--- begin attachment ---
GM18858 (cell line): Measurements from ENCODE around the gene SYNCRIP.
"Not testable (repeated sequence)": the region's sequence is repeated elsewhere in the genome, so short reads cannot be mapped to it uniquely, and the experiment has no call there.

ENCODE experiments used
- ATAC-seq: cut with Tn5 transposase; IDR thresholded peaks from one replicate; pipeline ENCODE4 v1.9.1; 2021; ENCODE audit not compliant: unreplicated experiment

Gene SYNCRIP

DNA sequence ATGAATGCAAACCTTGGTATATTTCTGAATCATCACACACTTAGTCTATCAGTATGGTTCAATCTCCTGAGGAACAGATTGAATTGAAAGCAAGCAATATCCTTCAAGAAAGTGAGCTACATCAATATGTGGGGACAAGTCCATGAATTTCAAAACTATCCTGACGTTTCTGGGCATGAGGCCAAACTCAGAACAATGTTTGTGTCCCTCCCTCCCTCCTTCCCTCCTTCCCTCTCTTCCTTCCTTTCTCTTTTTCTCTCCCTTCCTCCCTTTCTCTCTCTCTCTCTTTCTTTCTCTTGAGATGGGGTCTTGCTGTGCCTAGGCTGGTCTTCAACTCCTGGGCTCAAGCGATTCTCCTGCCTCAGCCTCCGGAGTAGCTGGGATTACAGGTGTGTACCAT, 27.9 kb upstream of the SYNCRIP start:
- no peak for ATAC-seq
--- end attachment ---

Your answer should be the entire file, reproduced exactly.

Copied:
GM18858 (cell line): Measurements from ENCODE around the gene SYNCRIP.
"Not testable (repeated sequence)": the region's sequence is repeated elsewhere in the genome, so short reads cannot be mapped to it uniquely, and the experiment has no call there.

ENCODE experiments used
- ATAC-seq: cut with Tn5 transposase; IDR thresholded peaks from one replicate; pipeline ENCODE4 v1.9.1; 2021; ENCODE audit not compliant: unreplicated experiment

Gene SYNCRIP

DNA sequence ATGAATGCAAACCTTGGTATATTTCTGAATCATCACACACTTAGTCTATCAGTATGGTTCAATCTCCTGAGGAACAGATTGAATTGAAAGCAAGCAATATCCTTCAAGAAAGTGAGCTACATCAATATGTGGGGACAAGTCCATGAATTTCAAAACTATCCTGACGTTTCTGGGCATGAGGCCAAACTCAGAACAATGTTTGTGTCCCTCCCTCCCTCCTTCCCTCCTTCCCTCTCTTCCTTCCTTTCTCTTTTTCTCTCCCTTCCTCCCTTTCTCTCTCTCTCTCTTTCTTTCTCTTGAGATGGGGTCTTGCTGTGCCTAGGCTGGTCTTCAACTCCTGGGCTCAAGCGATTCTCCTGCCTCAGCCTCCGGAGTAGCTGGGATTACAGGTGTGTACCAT, 27.9 kb upstream of the SYNCRIP start:
- no peak for ATAC-seq